Nix v. Williams

Following is the case brief for Nix v. Williams, 467 U.S. 431 (1984)

Case Summary of Nix v. Williams:

  • Williams was convicted of murder.  The U.S. Supreme Court reversed the conviction (in Brewer v. Williams) because police elicited from him the location of the victim’s body in violation of his Sixth Amendment rights.
  • Williams was tried and convicted a second time.  The victim’s body was entered into evidence at that trial.  The government used the evidence because, regardless of the fact that Williams led police to the body, it would have inevitably been discovered by the search party that was looking for the body after the crime.
  • On appeal, the state courts affirmed the conviction.  On habeas petition, the Eighth Circuit Court of Appeals reversed, stating that the government had to prove an absence of police bad faith before the inevitable discovery rule could apply.
  • The U.S. Supreme court reversed the Court of Appeals.  It held that the inevitable discovery doctrine applies, and that the government need not prove an absence of bad faith.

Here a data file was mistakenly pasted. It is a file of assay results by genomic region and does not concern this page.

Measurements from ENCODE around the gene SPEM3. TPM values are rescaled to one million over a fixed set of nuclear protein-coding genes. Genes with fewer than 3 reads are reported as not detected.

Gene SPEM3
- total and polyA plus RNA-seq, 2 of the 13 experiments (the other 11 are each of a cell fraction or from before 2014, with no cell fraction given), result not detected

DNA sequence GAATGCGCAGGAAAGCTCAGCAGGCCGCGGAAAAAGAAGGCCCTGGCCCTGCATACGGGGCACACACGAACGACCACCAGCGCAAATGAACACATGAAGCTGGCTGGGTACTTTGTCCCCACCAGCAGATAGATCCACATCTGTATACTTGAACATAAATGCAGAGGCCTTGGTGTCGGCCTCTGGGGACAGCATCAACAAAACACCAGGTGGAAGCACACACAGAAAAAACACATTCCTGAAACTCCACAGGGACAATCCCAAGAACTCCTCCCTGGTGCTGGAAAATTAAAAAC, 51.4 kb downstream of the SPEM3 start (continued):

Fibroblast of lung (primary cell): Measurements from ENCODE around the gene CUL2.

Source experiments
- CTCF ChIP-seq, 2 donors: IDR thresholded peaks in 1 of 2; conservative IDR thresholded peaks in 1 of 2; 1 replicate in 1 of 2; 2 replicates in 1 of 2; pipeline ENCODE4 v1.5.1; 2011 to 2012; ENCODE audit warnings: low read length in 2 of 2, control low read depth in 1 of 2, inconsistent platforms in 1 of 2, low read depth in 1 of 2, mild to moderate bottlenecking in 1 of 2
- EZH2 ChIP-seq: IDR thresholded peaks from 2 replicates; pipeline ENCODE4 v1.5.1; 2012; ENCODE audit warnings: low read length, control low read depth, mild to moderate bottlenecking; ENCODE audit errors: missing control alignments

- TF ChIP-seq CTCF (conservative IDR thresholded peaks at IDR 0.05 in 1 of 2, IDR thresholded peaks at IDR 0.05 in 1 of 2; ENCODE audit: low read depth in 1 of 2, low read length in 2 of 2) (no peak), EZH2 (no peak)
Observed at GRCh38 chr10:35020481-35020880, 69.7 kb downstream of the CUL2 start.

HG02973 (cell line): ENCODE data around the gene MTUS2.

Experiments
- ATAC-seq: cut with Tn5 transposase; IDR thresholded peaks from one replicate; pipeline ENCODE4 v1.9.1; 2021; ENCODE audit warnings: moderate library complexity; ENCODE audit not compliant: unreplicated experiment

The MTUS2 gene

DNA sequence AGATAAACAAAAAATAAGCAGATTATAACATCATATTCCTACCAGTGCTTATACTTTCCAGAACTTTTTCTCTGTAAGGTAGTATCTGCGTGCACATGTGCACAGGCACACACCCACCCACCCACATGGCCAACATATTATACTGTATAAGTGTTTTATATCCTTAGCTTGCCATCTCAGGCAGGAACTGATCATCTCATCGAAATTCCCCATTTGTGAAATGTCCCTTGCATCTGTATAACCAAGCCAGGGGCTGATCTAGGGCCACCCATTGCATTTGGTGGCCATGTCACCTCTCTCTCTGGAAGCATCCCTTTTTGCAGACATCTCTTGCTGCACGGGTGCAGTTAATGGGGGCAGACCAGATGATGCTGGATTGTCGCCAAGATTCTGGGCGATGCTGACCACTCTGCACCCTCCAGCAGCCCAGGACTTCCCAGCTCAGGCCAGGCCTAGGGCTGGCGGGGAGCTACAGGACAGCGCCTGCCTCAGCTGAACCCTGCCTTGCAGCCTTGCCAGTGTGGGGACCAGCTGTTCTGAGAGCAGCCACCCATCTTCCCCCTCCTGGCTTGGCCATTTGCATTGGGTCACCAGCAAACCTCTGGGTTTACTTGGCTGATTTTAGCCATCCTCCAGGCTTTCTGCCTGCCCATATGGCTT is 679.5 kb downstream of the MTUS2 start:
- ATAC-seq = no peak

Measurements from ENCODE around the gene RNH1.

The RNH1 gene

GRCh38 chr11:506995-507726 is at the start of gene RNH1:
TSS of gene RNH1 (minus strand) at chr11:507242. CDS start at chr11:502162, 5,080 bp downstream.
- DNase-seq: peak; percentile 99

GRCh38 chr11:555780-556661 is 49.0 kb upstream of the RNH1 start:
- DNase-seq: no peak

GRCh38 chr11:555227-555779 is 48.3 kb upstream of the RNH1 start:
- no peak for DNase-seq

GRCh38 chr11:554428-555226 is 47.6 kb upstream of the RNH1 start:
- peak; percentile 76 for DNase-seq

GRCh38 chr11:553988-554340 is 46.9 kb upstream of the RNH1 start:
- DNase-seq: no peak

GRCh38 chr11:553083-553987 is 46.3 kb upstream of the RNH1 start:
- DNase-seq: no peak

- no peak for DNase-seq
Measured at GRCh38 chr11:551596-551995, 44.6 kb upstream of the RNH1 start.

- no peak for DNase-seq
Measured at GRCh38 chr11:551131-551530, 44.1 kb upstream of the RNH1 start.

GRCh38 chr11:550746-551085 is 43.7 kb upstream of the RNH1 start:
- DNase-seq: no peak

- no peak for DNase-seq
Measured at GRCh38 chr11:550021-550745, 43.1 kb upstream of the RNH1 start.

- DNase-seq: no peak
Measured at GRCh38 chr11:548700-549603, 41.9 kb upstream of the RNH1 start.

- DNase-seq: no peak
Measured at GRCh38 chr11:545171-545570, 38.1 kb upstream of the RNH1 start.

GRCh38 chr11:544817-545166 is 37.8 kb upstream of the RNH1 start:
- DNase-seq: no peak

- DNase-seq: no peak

Nix v. Williams Case Brief

Statement of the Facts:

  • The Crime and the “Christian Burial Speech”

On Christmas Eve in 1968, respondent Williams abducted and later murdered a 10-year-old girl in Des Moines, Iowa.  An extensive search for the girl began with the aid of 200 volunteers.  Two days later, Williams turned himself into the Davenport police, and arrangements were made for police to drive Williams from Davenport to Des Moines.

During the drive, Detective Leaming said to Williams that the snow fall may make it difficult to find the girl’s body, and that it would be a shame if the girl’s family would not be able to give her a “Christian burial.”  In response to Leaming’s speech, Williams directed the police officers to the girl’s body.  Williams was later charged and convicted of first-degree murder.

  • Brewer v. Williams, 430 U.S. 387 (1977) and Second Trial